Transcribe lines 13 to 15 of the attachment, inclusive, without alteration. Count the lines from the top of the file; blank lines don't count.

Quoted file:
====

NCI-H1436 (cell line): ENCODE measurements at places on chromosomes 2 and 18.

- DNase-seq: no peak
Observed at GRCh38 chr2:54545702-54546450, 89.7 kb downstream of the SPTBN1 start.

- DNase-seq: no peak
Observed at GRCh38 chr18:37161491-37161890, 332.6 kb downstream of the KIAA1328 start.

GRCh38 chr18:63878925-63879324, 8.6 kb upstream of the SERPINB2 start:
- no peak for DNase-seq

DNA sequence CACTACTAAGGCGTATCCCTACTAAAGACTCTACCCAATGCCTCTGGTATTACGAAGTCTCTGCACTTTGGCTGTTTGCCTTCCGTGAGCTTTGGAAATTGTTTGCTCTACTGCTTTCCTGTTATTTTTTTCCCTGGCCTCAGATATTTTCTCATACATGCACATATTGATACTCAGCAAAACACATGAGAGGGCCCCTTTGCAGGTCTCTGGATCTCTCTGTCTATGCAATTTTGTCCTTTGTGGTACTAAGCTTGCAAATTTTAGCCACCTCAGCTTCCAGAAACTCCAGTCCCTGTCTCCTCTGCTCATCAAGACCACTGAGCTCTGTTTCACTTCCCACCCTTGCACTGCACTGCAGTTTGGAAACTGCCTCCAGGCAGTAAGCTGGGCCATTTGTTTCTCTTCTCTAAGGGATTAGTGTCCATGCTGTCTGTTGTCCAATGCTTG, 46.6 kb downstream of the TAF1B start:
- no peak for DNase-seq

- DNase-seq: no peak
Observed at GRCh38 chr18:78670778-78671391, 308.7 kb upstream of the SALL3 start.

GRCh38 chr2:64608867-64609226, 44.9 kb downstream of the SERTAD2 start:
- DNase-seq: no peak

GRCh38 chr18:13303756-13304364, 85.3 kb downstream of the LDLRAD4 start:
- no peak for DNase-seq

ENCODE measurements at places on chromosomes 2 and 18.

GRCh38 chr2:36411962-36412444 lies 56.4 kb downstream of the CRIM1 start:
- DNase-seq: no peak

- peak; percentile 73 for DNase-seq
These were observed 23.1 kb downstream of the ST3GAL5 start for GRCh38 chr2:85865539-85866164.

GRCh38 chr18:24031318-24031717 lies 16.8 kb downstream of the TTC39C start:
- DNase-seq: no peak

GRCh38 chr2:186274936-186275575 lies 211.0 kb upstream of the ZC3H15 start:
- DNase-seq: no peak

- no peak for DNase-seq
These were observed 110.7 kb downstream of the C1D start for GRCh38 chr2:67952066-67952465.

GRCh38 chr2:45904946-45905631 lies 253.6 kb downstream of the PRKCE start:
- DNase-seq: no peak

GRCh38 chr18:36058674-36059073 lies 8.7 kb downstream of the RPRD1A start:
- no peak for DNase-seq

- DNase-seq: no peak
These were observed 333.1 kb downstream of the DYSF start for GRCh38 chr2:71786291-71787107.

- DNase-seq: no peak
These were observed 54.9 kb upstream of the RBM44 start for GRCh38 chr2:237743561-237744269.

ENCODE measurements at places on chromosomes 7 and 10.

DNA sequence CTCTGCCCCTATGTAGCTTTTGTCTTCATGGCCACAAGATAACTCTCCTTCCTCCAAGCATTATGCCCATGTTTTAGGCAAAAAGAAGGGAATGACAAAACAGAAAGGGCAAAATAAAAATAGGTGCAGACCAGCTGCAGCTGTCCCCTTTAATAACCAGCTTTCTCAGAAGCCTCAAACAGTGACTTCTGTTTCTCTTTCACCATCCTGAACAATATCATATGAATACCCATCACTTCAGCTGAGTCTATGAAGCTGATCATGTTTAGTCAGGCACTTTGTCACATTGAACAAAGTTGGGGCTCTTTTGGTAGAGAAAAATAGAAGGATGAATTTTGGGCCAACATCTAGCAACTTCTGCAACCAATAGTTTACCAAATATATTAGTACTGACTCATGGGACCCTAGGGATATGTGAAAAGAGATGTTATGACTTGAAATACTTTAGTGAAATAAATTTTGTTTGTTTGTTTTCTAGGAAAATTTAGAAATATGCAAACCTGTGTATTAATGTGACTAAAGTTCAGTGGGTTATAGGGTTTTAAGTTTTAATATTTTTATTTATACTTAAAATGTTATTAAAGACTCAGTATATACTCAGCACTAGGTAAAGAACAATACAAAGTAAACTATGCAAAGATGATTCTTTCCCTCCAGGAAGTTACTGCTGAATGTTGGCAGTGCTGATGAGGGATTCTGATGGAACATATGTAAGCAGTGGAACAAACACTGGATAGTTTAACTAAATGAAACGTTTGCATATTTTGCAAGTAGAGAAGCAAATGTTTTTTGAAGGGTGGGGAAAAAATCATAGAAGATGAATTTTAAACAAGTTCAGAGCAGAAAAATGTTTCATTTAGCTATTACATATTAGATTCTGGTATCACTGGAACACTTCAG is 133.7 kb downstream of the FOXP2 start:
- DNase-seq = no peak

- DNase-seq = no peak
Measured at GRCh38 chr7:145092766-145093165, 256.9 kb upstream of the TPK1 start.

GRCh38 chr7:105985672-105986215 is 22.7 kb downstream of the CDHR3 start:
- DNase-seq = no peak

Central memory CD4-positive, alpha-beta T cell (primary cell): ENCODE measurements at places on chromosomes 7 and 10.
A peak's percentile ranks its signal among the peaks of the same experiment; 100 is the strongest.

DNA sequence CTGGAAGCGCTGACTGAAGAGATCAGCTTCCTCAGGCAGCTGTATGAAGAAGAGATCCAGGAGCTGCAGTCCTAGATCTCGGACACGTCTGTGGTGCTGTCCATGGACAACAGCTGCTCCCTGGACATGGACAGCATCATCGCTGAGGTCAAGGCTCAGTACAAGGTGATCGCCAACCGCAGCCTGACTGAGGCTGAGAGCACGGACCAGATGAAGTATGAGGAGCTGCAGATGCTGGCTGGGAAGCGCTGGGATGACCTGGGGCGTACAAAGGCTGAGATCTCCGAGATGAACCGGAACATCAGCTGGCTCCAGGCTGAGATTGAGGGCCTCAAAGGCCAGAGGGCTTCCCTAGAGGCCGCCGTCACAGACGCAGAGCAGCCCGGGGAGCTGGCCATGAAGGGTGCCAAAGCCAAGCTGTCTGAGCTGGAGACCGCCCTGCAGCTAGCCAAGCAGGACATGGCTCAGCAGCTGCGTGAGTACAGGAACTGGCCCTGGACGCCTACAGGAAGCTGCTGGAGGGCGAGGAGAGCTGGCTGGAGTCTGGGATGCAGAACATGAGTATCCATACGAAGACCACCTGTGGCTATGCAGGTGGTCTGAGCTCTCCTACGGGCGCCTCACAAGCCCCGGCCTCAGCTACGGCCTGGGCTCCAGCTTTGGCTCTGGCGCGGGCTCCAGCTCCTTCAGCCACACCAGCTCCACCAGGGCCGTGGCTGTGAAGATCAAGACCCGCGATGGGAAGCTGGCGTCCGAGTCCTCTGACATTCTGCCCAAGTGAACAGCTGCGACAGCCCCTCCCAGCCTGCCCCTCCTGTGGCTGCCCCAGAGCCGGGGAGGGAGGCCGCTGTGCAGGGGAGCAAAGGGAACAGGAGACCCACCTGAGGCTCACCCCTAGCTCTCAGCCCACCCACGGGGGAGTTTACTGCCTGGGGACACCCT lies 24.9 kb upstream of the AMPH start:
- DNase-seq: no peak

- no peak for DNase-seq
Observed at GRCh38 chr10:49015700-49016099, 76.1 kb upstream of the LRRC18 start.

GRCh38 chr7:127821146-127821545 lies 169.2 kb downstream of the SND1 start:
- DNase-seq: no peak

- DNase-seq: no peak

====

- DNase-seq: no peak

GRCh38 chr18:13303756-13304364, 85.3 kb downstream of the LDLRAD4 start:
- no peak for DNase-seq